NASA scramjet crashes and burns
NASA's hypersonic scramjet project suffered a major setback on June 2 when its unpiloted X-43A research aircraft was destroyed shortly after release from a B-52.
According to NASA: "Following pre-launch countdown and separation from the B-52, a malfunction occurred about five seconds after ignition of the Pegasus motor that caused the Hyper-X stack (Hyper-X vehicle and booster) to depart from controlled flight. The debris impacted within the pre-cleared range impact area in the Pacific Ocean."
The Hyper-X vehicle is a prototype hypersonic aircraft. It is powered by a 'scramjet'. which ducts air directly from the atmosphere, mixing it with hydrogen before combustion. The forward speed of the vehicle provides compression, thereby eliminating the need for conventional jet engine turbines. The speed of the airflow through the engine remains supersonic throughout. The Pegasus booster used for the NASA test was intended to accelerate the vehicle to a sufficient speed for the scramjet to kick in.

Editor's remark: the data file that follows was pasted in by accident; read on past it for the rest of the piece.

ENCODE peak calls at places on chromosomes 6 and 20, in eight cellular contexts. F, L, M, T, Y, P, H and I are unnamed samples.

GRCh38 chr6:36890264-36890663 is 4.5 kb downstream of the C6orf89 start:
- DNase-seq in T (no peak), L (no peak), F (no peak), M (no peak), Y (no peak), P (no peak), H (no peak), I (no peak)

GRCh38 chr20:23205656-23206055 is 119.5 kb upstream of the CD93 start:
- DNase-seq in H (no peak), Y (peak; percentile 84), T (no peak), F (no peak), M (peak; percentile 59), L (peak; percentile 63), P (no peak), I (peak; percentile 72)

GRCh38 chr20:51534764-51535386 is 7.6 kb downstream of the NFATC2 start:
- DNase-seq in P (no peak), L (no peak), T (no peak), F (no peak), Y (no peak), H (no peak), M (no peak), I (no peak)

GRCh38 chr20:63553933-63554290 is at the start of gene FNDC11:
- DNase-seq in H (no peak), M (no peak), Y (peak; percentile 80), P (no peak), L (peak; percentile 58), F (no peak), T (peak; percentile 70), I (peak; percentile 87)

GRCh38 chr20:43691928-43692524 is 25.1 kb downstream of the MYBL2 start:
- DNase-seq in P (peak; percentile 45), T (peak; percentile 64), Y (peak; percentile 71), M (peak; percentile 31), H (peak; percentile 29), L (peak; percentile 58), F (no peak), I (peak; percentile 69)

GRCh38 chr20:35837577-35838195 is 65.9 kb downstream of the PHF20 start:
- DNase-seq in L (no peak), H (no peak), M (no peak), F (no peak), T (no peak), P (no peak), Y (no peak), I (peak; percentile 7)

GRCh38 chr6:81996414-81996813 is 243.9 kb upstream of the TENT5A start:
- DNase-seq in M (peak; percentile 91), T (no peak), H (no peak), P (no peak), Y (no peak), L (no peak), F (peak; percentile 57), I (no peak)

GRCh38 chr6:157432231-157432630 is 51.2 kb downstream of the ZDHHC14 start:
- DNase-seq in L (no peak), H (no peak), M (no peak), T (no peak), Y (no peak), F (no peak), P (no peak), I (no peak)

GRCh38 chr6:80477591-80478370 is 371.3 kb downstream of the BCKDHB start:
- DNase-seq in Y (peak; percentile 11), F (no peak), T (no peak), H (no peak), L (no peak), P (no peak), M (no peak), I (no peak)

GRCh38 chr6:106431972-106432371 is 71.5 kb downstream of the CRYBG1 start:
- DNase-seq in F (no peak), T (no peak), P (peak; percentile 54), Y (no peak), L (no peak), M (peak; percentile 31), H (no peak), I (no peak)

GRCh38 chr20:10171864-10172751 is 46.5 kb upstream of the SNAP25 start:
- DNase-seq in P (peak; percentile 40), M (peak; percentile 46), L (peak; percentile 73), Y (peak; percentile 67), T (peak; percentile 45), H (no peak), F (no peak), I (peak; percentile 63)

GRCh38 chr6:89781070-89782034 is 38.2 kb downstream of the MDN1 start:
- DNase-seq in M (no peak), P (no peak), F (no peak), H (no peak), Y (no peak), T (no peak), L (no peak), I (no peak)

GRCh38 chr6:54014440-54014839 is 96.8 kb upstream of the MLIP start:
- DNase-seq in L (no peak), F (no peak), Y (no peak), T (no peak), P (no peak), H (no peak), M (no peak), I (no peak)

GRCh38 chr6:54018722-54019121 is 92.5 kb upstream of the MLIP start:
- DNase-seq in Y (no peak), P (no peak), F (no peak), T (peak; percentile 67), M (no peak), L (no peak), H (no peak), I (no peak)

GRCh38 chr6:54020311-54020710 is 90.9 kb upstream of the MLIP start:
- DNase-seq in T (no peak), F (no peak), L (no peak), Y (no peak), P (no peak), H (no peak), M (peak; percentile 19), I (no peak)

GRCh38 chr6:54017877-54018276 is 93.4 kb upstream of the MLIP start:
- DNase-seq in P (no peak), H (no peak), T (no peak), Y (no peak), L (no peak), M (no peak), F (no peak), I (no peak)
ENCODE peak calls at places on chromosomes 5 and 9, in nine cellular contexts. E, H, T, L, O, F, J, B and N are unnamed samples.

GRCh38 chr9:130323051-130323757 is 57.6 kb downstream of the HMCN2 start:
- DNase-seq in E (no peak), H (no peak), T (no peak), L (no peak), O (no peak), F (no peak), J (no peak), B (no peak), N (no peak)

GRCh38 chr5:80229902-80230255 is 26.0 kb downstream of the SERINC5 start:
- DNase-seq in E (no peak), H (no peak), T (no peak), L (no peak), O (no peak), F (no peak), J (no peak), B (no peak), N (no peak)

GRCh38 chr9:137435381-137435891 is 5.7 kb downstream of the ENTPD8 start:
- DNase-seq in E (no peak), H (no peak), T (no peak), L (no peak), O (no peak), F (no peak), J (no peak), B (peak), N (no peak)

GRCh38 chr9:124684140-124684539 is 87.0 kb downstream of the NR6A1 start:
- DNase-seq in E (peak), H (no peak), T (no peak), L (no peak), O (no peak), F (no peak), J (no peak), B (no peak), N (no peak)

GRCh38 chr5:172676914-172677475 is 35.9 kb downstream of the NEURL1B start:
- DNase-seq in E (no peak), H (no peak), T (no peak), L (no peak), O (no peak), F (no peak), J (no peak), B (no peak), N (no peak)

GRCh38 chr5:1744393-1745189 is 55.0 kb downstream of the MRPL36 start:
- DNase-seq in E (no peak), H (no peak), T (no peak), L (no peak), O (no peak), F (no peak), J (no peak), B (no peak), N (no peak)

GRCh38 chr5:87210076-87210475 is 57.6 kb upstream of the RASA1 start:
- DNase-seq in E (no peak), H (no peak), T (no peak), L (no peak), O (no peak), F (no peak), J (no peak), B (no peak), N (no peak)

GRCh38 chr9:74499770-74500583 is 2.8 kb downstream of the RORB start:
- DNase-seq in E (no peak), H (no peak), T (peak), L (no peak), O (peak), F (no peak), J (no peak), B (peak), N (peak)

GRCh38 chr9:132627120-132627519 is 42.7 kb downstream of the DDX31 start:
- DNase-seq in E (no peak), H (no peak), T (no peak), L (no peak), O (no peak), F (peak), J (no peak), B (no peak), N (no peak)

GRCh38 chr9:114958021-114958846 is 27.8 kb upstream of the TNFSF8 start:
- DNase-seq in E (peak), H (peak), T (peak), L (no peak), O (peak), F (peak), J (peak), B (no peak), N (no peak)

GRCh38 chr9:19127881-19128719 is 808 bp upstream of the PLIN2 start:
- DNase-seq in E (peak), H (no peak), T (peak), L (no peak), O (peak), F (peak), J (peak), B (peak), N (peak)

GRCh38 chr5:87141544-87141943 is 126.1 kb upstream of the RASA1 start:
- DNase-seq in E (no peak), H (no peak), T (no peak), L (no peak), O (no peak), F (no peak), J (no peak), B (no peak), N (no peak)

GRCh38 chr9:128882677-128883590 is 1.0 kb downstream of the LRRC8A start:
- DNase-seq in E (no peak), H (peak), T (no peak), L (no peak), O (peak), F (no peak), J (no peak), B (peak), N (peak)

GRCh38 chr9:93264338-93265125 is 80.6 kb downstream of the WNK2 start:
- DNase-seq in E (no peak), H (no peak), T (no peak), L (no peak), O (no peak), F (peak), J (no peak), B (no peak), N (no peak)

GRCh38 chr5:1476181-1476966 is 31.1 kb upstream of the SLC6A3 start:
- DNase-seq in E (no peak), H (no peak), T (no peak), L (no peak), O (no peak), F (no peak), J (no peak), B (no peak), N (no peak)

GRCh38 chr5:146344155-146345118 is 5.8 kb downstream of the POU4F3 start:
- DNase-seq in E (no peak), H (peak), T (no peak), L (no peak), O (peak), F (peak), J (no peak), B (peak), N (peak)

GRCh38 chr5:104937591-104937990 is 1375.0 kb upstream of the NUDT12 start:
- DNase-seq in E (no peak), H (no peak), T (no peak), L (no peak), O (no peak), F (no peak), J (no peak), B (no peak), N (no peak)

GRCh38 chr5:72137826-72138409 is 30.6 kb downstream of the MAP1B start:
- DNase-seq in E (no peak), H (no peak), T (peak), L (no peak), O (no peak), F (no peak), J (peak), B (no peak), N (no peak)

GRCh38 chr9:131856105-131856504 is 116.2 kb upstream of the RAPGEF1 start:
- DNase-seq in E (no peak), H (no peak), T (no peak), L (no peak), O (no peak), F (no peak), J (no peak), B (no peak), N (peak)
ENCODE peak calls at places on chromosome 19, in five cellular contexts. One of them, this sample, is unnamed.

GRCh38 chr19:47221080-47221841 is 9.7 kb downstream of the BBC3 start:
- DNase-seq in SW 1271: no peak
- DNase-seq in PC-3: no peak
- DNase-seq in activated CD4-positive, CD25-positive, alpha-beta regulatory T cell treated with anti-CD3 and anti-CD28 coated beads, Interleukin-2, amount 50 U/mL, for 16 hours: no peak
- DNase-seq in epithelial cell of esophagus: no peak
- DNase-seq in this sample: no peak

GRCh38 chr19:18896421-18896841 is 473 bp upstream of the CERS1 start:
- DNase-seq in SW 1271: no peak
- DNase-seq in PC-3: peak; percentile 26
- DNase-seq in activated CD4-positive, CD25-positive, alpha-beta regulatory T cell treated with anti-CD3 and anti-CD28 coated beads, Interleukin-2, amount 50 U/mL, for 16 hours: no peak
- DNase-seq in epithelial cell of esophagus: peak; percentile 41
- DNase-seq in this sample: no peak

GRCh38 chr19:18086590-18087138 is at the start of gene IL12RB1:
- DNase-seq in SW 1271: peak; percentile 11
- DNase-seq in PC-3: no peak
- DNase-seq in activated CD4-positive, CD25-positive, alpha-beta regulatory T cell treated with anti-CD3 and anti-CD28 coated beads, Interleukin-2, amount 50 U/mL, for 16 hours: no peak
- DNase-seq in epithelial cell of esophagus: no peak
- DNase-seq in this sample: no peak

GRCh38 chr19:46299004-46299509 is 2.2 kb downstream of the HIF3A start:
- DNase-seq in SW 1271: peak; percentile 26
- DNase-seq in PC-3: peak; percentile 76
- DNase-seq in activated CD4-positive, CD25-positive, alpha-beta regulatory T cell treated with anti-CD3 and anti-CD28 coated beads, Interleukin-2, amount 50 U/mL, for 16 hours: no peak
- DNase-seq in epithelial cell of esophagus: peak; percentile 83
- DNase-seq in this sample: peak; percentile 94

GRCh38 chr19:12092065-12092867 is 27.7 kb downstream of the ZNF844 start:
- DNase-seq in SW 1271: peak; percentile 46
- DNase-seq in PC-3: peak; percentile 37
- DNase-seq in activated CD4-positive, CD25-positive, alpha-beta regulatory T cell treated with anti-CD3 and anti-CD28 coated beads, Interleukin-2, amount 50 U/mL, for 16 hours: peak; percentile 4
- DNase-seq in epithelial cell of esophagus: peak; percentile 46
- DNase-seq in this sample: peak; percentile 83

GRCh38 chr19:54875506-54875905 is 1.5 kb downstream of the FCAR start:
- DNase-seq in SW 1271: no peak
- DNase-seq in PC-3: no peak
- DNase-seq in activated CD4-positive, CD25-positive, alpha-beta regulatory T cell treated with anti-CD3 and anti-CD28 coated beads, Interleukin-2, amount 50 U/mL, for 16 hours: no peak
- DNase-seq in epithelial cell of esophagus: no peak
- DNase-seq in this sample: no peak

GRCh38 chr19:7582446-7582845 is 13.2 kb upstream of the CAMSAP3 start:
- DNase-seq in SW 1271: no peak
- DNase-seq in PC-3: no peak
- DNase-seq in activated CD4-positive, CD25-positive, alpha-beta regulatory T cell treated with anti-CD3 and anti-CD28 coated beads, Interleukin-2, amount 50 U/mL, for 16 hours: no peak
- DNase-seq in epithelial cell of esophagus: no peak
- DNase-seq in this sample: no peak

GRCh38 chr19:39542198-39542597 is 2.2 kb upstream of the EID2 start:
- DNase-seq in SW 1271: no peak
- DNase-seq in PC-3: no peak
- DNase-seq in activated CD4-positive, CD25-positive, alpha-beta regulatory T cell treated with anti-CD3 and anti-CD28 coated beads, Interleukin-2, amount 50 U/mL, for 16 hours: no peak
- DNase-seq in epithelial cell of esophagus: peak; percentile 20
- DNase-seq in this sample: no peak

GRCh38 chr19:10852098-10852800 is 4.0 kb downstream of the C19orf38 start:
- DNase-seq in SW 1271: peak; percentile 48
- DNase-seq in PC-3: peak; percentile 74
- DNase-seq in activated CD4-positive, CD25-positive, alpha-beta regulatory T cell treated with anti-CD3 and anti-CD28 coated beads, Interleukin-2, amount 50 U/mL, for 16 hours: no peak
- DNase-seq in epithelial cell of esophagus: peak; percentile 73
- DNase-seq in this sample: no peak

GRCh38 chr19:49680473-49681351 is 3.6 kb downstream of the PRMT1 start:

Ramjets (where the airflow through the engine is sub-sonic), have already been successfully tested. The mechanical simplicity of the design, and the added bonus of not having to carry - unlike a rocket - oxygen tanks seemed to bode well for the scramjet. It now remains to be seen whether NASA can maintain the credibility of the technology. ®
It has been a bad - and sad - weekend for aviation generally. On Sunday, the 40-year-old pilot of a 1942 Bell King Cobra was killed when the aircraft dived vertically into the ground at the Biggin Hill airshow in the UK. The incident followed another tragedy at the event on Saturday, when both crew members of a 1950s De Havilland Vampire died in an unexplained crash.